Imitative Pasts, Innovation Pathways and Intellectual Property

INNOVATION AND TRIPLE HELIX, Anselm Kamperman Sanders, ed., Edward Elgar Publishing, 2019, Forthcoming

Texas A&M University School of Law Legal Studies Research Paper No. 18-64

13 Pages Posted: 30 Nov 2018

See all articles by Peter K. Yu

Peter K. Yu

Texas A&M University School of Law

Date Written: November 30, 2018

Abstract

Throughout history, countries have transformed from imitators to innovators. Cases in point are Germany, the United States, Japan, Singapore and South Korea, all of which have crossed over from the pirating side of the intellectual property divide to its more promising side. Thus far, it has been unclear how much of that crossover can be attributed to the development of a well-functioning intellectual property system, as opposed to other factors, such as the improved quality of higher education and increased research-and-development expenditures.

As important as intellectual property rights have been, their levels of protection and enforcement have not always been a good proxy for a country's innovative capabilities. Innovation comes in many different forms. While the past two centuries have seen intellectual property rights providing a major boost to innovation, such innovation can also be driven by necessity, patronage, grants and prizes. In the past decade, the relationship between intellectual property and innovation has become even more complicated with the growing popularity of open source projects, crowd source arrangements and 'IP without IP' scholarship.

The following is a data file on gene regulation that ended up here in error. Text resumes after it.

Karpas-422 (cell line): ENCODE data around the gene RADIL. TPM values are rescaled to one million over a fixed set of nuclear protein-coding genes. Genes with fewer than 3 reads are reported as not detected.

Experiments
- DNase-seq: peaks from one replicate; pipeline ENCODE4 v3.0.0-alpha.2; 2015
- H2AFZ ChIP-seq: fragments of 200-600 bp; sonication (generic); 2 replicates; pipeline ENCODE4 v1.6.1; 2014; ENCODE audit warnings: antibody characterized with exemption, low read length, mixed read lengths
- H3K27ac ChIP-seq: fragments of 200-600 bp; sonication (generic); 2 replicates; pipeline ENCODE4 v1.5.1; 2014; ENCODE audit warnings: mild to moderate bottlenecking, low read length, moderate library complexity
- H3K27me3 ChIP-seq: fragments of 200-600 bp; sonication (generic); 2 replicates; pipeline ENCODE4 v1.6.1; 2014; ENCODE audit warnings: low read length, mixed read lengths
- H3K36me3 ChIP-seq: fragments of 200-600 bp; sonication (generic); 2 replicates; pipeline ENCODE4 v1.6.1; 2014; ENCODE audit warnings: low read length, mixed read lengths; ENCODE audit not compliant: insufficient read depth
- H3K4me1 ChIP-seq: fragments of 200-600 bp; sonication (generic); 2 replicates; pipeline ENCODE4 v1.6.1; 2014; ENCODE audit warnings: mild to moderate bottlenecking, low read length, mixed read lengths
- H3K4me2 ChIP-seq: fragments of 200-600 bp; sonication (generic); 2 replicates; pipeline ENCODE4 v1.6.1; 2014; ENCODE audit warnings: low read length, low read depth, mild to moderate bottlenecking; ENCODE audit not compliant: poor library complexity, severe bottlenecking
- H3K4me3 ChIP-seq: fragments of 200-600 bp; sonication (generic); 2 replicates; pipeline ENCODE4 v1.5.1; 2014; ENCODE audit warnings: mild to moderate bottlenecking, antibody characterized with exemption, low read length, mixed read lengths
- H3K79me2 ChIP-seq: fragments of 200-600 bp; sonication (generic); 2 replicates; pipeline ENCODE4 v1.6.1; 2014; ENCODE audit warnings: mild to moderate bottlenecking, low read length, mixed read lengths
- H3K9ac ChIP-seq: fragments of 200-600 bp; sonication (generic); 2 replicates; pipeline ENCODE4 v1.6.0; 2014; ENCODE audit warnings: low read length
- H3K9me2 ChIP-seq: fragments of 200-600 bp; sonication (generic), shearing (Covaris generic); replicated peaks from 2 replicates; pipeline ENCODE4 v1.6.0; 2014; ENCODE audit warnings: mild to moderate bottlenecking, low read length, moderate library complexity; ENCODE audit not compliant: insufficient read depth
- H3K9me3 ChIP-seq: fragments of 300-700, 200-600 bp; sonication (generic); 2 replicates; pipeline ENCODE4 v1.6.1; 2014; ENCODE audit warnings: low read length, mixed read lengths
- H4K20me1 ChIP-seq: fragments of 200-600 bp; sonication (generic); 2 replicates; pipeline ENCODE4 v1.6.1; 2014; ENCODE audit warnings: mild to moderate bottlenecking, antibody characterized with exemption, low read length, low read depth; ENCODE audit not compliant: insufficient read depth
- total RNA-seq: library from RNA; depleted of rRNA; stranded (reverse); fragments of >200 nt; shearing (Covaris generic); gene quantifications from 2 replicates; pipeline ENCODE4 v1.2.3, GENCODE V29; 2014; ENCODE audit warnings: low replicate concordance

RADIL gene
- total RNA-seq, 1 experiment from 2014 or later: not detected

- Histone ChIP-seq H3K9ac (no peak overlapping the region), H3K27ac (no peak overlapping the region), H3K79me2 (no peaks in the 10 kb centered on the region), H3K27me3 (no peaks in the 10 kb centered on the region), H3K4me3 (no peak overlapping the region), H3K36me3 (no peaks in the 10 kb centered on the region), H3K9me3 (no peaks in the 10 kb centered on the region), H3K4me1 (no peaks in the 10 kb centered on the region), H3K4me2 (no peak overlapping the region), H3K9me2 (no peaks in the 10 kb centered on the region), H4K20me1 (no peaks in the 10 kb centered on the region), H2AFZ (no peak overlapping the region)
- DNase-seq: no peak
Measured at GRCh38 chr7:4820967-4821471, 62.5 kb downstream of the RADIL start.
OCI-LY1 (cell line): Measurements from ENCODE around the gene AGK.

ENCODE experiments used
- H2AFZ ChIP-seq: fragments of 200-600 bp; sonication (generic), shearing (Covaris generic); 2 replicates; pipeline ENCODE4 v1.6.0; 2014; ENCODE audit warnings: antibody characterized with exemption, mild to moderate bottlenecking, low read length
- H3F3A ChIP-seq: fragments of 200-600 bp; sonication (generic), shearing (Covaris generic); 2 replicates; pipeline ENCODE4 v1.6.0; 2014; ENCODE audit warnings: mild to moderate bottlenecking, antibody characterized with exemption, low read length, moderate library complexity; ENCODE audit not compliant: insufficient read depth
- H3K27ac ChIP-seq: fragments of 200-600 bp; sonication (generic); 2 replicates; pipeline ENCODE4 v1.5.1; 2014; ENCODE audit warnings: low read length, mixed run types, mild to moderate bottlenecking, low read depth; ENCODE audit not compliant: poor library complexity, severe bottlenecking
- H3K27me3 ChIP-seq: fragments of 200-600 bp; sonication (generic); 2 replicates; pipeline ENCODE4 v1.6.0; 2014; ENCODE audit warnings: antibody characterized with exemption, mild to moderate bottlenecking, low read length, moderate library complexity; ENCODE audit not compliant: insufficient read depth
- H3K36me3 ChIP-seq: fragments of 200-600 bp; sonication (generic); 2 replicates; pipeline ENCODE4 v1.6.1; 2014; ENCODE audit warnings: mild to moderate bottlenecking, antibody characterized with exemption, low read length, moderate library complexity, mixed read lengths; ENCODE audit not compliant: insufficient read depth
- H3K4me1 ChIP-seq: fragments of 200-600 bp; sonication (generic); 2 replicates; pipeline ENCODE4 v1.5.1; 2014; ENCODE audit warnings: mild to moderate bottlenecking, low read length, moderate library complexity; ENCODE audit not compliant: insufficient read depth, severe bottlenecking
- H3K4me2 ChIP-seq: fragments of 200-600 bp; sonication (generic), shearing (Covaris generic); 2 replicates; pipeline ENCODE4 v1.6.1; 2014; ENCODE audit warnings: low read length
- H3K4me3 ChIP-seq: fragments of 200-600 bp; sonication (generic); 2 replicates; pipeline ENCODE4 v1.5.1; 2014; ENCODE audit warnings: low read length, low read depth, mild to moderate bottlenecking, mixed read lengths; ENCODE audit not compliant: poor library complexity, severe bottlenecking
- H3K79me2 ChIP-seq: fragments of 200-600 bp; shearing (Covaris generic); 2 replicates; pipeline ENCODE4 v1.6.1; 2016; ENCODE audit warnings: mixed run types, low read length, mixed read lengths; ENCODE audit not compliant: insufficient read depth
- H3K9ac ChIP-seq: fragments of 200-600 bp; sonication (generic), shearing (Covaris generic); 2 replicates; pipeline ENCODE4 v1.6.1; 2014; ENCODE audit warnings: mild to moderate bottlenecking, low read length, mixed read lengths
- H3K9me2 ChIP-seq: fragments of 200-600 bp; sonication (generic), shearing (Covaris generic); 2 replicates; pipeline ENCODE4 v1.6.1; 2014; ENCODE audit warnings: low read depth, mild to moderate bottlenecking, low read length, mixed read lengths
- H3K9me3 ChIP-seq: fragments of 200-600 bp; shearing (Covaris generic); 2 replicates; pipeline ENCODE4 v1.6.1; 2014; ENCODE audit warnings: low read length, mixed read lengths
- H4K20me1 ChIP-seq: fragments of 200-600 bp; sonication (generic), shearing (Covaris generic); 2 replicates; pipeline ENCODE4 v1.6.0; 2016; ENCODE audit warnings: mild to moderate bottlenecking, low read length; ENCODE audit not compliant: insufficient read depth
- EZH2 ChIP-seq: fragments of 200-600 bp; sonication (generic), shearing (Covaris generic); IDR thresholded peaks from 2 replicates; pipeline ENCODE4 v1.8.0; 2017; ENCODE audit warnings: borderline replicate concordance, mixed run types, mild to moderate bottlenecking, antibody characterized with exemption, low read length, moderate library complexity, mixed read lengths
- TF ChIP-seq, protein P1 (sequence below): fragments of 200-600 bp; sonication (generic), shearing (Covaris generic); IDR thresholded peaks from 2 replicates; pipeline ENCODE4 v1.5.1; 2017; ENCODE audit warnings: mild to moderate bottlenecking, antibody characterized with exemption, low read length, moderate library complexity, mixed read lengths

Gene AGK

To interrogate this relationship, the present chapter draws on three decades of intellectual property developments in China. China was chosen for this study because it has recently transformed from the poster child of intellectual property piracy and counterfeiting to become one of the world's innovative powers. The chapter begins by recounting this dramatic transformation. The chapter then notes that the form of innovation found in today's China is different from the breakthrough innovation embraced by the United States and other leading innovative powers. This chapter concludes by identifying two distinct lessons on innovation, drawing on China's experience and innovation model.

Suggested Citation

Yu, Peter K., Imitative Pasts, Innovation Pathways and Intellectual Property (November 30, 2018). INNOVATION AND TRIPLE HELIX, Anselm Kamperman Sanders, ed., Edward Elgar Publishing, 2019, Forthcoming; Texas A&M University School of Law Legal Studies Research Paper No. 18-64. Available at SSRN: https://ssrn.com/abstract=3293718

Peter K. Yu (Contact Author)

Texas A&M University School of Law ( email )

1515 Commerce St.
Fort Worth, TX 76102
United States

HOME PAGE: http://www.peteryu.com/

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